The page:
Mazda Motor Corp., with 900 dealers and 800 employees in the U.S., manages around 90TB of data. Barry Blakeley, infrastructure architect at Mazda's North American operations, says business units and dealers are generating ever-increasing amounts of data analytics files, marketing materials, business intelligence databases, Microsoft SharePoint data and more. "We have virtualized everything, including storage," says Blakeley. The company uses tools from Compellent, now part of Dell, for storage virtualization and Dell PowerVault NX3100 as its SAN, along with VMware systems to host the virtual servers.
The key, says Blakeley, is to migrate "stale" data quickly onto tape. He says 80% of Mazda's stored data becomes stale within months, which means the blocks of data are not accessed at all. To accommodate these usage patterns, the virtual storage is set up in a tiered structure. Fast solid-state disks connected by Fibre Channel switches make up the first tier, which handles 20% of the company's data needs. The rest of the data is archived to slower disks running at 15,000 rpm on Fibre Channel in a second tier and to 7,200-rpm disks connected by serial-attached SCSI in a third tier.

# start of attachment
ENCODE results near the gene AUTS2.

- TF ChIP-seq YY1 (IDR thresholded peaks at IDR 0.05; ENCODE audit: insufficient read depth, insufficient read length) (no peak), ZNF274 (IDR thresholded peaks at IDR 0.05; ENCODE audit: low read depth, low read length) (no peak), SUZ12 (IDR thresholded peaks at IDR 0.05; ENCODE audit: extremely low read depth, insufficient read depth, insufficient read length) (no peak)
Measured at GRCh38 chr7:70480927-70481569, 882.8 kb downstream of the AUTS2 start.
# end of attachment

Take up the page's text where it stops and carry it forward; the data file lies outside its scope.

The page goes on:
Blakeley says Mazda is putting less and less data on tape -- about 17TB today -- as it continues to virtualize storage.
Overall, the company is moving to a "business continuance model" as opposed to a pure disaster recovery model, he explains. Instead of having backup and offsite storage that would be available to retrieve and restore data in a disaster recovery scenario, "we will instead replicate both live and backed-up data to a colocation facility." In this scenario, Tier 1 applications will be brought online almost immediately in the event of a primary site failure. Other tiers will be restored from backup data that has been replicated to the colocation facility.
Adapting the Techniques
These organizations are a proving ground for handling a tremendous amount of data. StorageIO's Schulz says other companies can mimic some of their processes, including running checksums against files, monitoring disk failures by using an alert system for IT staff, incorporating metadata and using replication to make sure data is always available. However, the critical decision about massive data is to choose the technology that matches the needs of the organization, not the system that is cheapest or just happens to be popular at the moment, he says.
In the end, the biggest lesson may be that while big data poses many challenges, there are also many avenues to success.